Those realities should guide your-self assessment of 2020. Be forgiving in your assessment of 2020 successes and failures, and don’t view them in isolation (i.e. some of your failures might have been necessary to produce some of your greatest successes). Be realistic about what you want and intend to accomplish in 2021, and leave some latitude to account for the ongoing challenges of everyday living

2. Self-Care is Not Optional

The human body and mind need three things to function at their respective peaks: (1) adequate nutrition/diet; (2) regular exercise; and (3) adequate sleep/rest. Pre-COVID, maintaining 2 of these 3 regularly was considered an accomplishment. That thinking needs to change in 2021.

The COVID pandemic and your ongoing divorce are great sources of stress and uncertainty. They can impact your sleep and eating patterns greatly. If those disturbances persist for long enough, you will find yourself in poor physical and mental health. You cannot be at your best if you’re not up and operating at full capacity. This why self-care should be your number one priority in 2021.

You cannot always regulate your sleep. However, you can regulate your diet and exercise. These investments will yield dividends (i.e. focus, concentration, stamina) with consistency. It is sometimes counter-intuitive to take time away for these things; but they are fuel for the mind and body.

3. Be Intentional with Your Time and Energy

To subsist and thrive in the new reality of 2020, prioritizing and allocating time effectively became premium talents. Mundane tasks like commuting and having business lunches were replaced with parenting tasks and early morning grocery runs. Routines were obliterated.

The pace of information sharing and gathering quickened. We were inundated with stimuli, be they personal, professional, social, or political. It was difficult to decide where to invest your time with seemingly endless choices at your disposal. This explains the phenomenon that was “Tiger King”.

Consciousness is said to be the pause between the stimuli and the response. To be intentional with your investment(s) of time and energy means pausing to assess options before reacting to the many stimuli you will encounter. Ask yourself – what, among these options, can I do next that will advance my goals for myself? If the response does not meet those goals, move on to an endeavor that does.

4. This Too Shall Pass

World War II persisted for seven years. The Civil War dragged on for four years. Even the Ebola virus/pandemic spanned three years. In either 2021 or 2022, the COVID pandemic will be in our rear-views. As will your divorce. Whatever you may be experiencing as far as stress and angst is temporary, even though it may not feel that way at the moment. It is important to remember that and take comfort in knowing that brighter times are ahead.

In order to make those brighter times more vivid in your mind, start planning now for what you want your post-divorce and post-pandemic life to look like. You can use those images to set incremental goals for yourself in 2021, and as reference points when deciding where and how to invest your time and energy (see point 3 above).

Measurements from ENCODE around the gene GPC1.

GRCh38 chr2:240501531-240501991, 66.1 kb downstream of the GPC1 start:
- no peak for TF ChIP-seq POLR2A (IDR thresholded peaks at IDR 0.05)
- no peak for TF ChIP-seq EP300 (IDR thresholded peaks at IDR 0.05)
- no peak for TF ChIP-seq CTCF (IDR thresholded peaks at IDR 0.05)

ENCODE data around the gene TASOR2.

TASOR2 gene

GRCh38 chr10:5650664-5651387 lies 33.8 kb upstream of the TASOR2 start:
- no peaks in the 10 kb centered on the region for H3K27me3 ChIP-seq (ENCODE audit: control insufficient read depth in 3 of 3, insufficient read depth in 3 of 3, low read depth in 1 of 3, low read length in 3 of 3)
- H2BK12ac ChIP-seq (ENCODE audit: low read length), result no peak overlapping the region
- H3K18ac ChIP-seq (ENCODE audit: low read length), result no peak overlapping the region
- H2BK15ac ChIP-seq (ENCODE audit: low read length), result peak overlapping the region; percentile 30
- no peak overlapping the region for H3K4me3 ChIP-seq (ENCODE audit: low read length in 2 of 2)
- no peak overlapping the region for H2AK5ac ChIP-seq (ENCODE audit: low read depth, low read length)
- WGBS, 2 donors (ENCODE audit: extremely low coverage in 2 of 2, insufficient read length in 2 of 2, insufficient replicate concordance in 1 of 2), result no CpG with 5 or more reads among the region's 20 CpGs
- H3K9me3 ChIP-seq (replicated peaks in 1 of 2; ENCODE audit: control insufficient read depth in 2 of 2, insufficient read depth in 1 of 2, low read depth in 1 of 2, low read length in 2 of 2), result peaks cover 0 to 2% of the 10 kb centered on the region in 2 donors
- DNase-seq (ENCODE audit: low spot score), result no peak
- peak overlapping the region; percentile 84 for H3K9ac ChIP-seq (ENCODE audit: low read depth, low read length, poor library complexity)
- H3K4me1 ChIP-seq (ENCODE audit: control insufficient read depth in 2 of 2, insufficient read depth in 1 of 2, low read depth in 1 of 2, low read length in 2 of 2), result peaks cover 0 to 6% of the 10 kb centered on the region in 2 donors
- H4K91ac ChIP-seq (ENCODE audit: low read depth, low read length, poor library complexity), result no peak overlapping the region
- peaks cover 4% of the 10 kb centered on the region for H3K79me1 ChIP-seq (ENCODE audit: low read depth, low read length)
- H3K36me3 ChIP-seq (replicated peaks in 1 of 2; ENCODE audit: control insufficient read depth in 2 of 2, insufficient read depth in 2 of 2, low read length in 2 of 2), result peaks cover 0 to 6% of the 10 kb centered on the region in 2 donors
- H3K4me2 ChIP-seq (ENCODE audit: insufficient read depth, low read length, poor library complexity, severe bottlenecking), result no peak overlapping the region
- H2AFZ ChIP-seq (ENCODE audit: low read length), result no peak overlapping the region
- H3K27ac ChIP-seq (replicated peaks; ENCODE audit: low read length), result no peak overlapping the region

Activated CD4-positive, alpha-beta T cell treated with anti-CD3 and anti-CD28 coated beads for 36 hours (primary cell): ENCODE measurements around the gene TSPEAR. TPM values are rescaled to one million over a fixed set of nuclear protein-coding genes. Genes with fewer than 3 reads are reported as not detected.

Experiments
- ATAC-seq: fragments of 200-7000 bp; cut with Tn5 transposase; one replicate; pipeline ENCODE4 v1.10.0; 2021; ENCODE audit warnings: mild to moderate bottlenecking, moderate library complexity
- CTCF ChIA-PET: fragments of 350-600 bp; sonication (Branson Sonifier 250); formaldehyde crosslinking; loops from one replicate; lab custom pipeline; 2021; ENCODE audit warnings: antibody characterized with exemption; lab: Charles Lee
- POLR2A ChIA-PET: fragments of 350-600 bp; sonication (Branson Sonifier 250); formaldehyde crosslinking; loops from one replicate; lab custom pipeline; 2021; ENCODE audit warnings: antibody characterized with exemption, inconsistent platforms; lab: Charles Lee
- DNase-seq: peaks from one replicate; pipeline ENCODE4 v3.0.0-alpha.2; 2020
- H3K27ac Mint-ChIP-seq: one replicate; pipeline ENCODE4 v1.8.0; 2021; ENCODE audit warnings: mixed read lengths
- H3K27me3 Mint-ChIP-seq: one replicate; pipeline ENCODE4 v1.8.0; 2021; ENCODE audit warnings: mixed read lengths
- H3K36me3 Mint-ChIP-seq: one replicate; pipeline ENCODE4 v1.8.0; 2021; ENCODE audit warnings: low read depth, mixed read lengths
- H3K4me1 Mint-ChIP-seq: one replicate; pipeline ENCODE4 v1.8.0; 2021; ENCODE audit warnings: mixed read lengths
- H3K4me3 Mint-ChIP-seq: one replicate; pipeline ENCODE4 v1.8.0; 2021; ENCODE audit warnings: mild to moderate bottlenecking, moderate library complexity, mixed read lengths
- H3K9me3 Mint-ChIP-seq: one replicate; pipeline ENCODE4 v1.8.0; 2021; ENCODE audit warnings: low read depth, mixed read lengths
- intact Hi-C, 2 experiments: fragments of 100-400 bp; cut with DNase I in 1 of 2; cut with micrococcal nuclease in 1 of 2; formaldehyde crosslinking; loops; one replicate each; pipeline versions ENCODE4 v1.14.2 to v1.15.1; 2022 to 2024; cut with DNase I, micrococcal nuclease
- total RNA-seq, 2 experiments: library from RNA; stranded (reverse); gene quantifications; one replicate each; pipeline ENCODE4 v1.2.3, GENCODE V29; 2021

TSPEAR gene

5. Build Incrementally Toward Your Goals

Don’t rush to fill the holes you find in yourself during the divorce. Approaching them incrementally, with small, tangible, realistic steps, is the best way to build toward the future you envision for yourself.  

For example, you may envision a future in which you’re re-married to another, more suitable romantic partner. If that’s you, I would recommend against hitting the town with your friends in search of a suitable mate while you’re still enduring the trauma of the divorce. Start by processing the trauma of your separation/divorce and what that means for you as an individual. Figure out what you want to do the same and what you want to do differently in your life moving forward. Then you can start looking for mister or misses right.

The same can be said for many post-divorce goals (i.e. financial security, job security; home ownership). They often seem vast and insurmountable from where you’re standing at the moment. But, if you break them down into several, smaller, attainable steps toward your goal, the path will not seem so daunting.

Casey Florance Admitted to Fellowship in the American Academy of Matrimonial Lawyers

AvatarDonna E. Van Scoy, Principal

Divorce attorney Casey Florance has been admitted to fellowship in the American Academy of Matrimonial Lawyers (AAML).

One of only 35 Fellows throughout Maryland, Casey is now among those generally recognized by lawyers and judges as preeminent family law practitioners with the highest level of knowledge, skill, and integrity.

For more information, see the AAML website: https://aaml.org/page/WhyAAML.

Casey Florance is a family law and divorce attorney who represents clients in all aspects of family law, including separation, divorce, custody, property, support, post-judgment issues, and domestic violence matters in Maryland.

Just When You Thought It Was Over…

Some Outcomes in a Divorce Are Permanent, While Others Are Designed to Change

Chris RobertsChris Roberts, Principal